by Francis X. Rocca
JERUSALEM (CNS) – Half a century after a historic encounter between their predecessors, Pope Francis and Ecumenical Patriarch Bartholomew met in the same place to seek inspiration for Christian unity at the site of Christ’s death and resurrection.
“We need to believe that, just as the stone before the tomb was cast aside, so, too, every obstacle to our full communion will also be removed,” the pope said May 25 during a prayer service at the Church of the Holy Sepulcher.
“Every time we put behind us our longstanding prejudices and find the courage to build new fraternal relationships, we confess that Christ is truly risen,” the pope said, his voice hoarse and expression fatigued after two full days of public appearances in the Holy Land.
The pope also spoke of an “ecumenism of suffering, an ecumenism of blood,” which brings Christians closer through the common experience of persecution. When others kill Christians, he noted, they do not ask if they are Catholic or Orthodox.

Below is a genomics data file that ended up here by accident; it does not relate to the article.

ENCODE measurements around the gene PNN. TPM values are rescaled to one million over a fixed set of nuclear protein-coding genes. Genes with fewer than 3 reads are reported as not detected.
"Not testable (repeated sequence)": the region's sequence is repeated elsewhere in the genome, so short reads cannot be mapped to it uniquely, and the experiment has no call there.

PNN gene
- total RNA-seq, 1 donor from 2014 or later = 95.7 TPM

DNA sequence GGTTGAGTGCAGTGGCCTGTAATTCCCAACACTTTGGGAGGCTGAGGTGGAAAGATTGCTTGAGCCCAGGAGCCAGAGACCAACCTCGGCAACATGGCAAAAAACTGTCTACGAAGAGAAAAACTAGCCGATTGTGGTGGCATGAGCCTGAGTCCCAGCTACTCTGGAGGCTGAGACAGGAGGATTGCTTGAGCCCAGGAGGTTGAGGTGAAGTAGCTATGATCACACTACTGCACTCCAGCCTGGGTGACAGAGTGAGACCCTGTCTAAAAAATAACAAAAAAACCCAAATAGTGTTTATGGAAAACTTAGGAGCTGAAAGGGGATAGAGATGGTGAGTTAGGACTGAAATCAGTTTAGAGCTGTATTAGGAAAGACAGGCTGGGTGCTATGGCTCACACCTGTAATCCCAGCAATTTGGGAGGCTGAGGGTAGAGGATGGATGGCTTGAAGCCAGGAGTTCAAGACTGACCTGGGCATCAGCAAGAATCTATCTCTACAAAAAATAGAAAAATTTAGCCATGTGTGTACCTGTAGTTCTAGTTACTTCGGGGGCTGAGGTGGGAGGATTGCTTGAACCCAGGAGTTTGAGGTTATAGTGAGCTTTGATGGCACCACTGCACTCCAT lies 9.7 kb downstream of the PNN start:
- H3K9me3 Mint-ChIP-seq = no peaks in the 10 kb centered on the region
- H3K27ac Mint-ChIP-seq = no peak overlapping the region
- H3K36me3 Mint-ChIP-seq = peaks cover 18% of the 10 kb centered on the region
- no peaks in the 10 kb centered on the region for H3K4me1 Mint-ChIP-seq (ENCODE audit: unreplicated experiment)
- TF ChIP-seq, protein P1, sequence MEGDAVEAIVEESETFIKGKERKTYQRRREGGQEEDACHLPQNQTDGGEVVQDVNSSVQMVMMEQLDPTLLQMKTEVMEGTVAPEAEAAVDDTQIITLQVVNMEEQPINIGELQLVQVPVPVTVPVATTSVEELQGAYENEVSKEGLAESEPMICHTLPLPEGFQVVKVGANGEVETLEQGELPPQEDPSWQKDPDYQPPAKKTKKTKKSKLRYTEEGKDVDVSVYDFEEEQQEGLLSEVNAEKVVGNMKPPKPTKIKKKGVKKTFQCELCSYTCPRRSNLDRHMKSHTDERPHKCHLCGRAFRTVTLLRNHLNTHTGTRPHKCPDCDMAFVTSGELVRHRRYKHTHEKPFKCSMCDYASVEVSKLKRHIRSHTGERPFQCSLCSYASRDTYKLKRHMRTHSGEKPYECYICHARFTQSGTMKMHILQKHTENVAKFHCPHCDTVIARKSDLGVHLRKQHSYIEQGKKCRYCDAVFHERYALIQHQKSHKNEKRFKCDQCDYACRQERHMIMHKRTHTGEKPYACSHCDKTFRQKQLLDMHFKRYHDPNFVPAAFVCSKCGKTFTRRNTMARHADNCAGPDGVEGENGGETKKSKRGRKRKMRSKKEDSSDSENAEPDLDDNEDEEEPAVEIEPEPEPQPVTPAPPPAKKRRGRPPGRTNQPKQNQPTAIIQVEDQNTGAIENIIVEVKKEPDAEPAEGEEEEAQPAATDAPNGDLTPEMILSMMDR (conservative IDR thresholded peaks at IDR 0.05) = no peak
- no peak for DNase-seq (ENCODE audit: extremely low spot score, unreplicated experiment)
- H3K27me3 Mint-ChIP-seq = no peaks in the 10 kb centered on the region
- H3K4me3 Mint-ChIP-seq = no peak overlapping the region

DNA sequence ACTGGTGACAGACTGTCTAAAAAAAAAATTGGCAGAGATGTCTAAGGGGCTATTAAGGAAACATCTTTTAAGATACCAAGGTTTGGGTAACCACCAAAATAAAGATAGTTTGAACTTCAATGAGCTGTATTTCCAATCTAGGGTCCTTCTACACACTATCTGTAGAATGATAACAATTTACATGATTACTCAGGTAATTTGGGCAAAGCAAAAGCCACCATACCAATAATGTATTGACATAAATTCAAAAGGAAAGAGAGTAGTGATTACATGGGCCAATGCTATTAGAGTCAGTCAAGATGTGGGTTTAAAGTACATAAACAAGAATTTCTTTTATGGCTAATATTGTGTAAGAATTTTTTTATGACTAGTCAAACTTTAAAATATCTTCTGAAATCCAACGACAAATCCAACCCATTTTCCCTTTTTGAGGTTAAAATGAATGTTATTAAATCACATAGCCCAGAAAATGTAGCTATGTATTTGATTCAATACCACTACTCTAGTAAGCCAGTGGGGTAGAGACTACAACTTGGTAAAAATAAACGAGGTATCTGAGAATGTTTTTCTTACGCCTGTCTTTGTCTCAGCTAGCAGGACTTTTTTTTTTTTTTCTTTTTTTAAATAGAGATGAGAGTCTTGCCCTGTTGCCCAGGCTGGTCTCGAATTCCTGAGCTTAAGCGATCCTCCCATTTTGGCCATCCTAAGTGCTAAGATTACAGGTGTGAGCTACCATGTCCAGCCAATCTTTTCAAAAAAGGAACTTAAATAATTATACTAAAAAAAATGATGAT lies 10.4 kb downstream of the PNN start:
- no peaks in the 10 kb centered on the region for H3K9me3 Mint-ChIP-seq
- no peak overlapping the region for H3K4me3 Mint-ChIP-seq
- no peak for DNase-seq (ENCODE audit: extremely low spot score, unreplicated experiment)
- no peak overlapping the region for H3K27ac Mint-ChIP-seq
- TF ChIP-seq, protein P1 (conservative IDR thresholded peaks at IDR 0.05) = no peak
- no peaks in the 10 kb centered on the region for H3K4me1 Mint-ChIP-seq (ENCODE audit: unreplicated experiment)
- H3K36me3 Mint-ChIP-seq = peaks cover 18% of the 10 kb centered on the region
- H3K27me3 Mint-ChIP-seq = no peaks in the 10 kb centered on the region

Patriarch Bartholomew said Jesus’ tomb sends the message that “history cannot be programmed; that the ultimate word in history does not belong to man, but to God. In vain did the guards of secular power watch over this tomb. In vain did they place a very large stone against the door of the tomb, so that none could roll it away.”
The patriarch said the tomb also encourages Christians to “love the other, the different other, the followers of other faiths and other confessions.”
Their prayer service marked the 50th anniversary of an encounter in Jerusalem between Pope Paul VI and Ecumenical Patriarch Athenagoras of Constantinople. The earlier meeting, which led both churches to lift the mutual excommunications that started the East-West schism in 1054, opened the modern period of ecumenical dialogue.
Pope Francis and Patriarch Bartholomew reached the square in front of the church a few minutes after 8 p.m. They arrived from opposite sides and met in the center, where they embraced before entering the church.
Inside, they participated in common prayer with representatives of the Greek Orthodox, Armenian and Catholic churches, which share custody of the building. The event was extraordinary because members of the three communities usually observe a strict separation when praying inside the church. Representatives of other churches present in the Holy Land – including Coptic, Syriac, Ethiopian, Anglican and Lutheran archbishops – also participated in the ecumenical celebration.